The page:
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2.03


Letters

MeMail: Guestbook

Fascinating, deep. Has true poetenchill. I will be depending on you to keep this up and running.

<eak3@gate.net>
February 20, 1995


MeMail: Cool zine -n

I have just finished reading all of the back issues of Meanderings, and WOW!

The Newt Gingrich piece really bothered me, largely becaused I have dismissed him and everything he says out of habit. Now I realize that I actually have to learn what the man says so I can make up my own mind. I preach 'think for yourself' all the time, and it just came back and smacked me.

I am really glad y'all are on the Net, and it means enough to me to have to send in a submission. Thank you for being here...

<tsigane@wizards.com>
February 20, 1995


MeMail: Congress dumps the 4th amendment

You are left wondering why?

"It's not clear whether members knew they were voting against the 4th Amendment at the time of the vote. "

It's never been clear whether a mob knows anything or not. I've heard several theories on this:

  1. The intelligence of a mob is less than or equal to the intelligence of it's least informed member.

  2. Once a runaway train has started down a track the only thing that will stop it is a) running out of fuel b) meeting another train headed in the opposite direction -- which must also be a runaway since no one would dare pilot the other train.

Basically it's like this. There is no rift in the Republican party when it comes to taking away rights, freedoms, and entitlements of those who don't make as much money as they do or who want to consider more than one point of view.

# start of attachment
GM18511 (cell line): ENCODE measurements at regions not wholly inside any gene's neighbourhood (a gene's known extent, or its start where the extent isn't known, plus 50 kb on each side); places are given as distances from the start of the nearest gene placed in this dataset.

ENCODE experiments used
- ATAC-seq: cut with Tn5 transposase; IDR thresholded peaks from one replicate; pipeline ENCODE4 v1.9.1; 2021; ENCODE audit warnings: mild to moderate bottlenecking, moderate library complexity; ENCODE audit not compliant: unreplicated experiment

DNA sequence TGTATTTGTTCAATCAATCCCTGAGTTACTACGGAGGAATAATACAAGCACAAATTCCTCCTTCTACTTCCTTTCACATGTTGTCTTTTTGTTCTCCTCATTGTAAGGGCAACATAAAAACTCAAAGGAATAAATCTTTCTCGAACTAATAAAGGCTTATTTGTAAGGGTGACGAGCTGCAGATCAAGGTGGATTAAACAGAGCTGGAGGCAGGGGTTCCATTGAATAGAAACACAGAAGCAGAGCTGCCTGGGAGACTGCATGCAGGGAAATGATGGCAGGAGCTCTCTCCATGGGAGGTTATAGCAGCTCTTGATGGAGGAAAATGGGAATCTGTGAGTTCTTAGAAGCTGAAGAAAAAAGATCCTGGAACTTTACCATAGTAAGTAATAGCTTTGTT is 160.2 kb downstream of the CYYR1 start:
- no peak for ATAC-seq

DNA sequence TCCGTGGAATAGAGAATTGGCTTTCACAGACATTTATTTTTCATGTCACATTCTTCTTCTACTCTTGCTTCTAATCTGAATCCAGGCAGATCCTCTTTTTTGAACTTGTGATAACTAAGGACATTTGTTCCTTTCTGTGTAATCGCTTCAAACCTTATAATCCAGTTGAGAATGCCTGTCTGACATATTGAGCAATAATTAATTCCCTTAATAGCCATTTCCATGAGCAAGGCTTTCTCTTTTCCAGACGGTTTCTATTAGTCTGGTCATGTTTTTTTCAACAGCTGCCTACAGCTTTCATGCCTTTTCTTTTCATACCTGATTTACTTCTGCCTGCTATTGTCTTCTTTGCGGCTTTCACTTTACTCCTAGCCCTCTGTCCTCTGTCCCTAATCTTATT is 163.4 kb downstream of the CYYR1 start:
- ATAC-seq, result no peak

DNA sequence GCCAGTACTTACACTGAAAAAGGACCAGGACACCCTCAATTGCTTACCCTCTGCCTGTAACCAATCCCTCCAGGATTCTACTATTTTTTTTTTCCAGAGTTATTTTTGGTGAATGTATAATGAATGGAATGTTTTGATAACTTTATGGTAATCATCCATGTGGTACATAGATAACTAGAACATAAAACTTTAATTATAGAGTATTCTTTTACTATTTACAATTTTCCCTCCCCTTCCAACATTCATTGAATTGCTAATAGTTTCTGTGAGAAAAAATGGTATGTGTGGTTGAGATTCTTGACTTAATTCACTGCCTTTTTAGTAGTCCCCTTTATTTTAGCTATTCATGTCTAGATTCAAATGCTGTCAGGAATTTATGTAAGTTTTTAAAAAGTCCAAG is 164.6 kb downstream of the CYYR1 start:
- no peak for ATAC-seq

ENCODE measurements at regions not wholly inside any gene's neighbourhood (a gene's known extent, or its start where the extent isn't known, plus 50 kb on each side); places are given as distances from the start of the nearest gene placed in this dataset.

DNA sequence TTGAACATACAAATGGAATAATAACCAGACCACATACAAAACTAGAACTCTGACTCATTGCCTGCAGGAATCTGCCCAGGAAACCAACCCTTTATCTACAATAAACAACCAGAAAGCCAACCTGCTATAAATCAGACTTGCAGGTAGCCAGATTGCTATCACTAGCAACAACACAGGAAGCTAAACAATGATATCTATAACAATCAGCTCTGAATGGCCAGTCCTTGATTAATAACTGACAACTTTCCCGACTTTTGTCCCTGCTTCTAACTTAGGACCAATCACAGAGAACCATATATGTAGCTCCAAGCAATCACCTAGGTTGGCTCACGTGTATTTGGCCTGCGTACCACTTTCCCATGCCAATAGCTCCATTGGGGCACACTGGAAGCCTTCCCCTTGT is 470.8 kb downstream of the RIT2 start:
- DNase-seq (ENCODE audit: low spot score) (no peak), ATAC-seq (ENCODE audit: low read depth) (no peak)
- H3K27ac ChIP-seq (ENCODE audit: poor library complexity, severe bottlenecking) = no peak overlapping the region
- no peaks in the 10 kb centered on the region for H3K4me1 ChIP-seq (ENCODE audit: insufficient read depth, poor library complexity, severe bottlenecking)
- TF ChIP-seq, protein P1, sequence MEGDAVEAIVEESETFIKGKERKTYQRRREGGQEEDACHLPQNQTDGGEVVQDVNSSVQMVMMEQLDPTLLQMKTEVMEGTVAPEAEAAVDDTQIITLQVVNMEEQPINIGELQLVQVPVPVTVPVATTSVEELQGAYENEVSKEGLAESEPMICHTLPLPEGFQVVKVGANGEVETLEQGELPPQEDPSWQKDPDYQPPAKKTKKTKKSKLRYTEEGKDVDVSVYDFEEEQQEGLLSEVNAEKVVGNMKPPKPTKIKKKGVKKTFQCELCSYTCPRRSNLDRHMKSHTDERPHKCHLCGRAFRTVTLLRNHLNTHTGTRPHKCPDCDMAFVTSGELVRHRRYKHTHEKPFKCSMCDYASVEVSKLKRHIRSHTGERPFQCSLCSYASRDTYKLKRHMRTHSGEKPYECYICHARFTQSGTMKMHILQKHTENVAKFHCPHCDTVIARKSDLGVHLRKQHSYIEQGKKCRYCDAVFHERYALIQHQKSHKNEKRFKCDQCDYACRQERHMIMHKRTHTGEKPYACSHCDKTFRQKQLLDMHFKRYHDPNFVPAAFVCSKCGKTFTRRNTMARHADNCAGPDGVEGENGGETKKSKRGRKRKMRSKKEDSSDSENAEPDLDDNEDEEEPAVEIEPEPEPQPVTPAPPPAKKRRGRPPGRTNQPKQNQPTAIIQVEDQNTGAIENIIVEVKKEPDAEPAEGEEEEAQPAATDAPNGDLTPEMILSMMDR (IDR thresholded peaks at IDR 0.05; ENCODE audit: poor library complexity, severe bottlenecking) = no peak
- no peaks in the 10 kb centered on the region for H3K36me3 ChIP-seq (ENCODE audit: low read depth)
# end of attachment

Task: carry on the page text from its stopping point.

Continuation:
History contains many lessons. "Those who don't learn the leasons of history are doomed to repeat them." I don't know who said that.

"Those who teach that history has but one lesson are doomed to live out that delusion." I said that.

Richard Katz <richkatz@winternet.com>
February 22, 1995


MeMail: The Politics of Meaning are Mere Semantics

I am writing in response to the piece on the politics of meaning. It seems that the writer of this piece has mistaken shallow semantics for real, substantive meaning. What he and many others fail to realize is that what are really at issue are the politics of inclusion and exclusion.

White liberals and conservatives are playing a game of "good cop, bad cop." White conservatives play the bad cop, with their shameless attack on otherness through exclusion. Meanwhile, white liberalism is made more palatable in contrast, by means of inclusion. In reality they are simply two means which work in conjunction to reach one end. That end is to maintain the structure and function of the marketplace as well as the socio-economic status quo in this country.

Let us not be so naive as to believe that Bill Clinton's supposed politic of meaning was ever anything more than a means of getting into office. His politics did not lose meaning. They never had any. Likewise, the Republican Revolution has nothing to do with moral or spiritual strength or well-being. It is about fear and loathing. They loathe those who are not among the WASP core of society. They fear that those whom they loathe may actually exercise some mobility socially, economically, and politically.

The political right wing screams "family values," without refrain. The values taht they uphold are those which made this country the embattled social climate that it is today. The conservative agenda is fraught with ruthless capitalism, rampant racism, mindless sexism, and a very subtle brand of classism. What kind of family upholds those values? Obviously, the average American family does. Or at least they think that they should.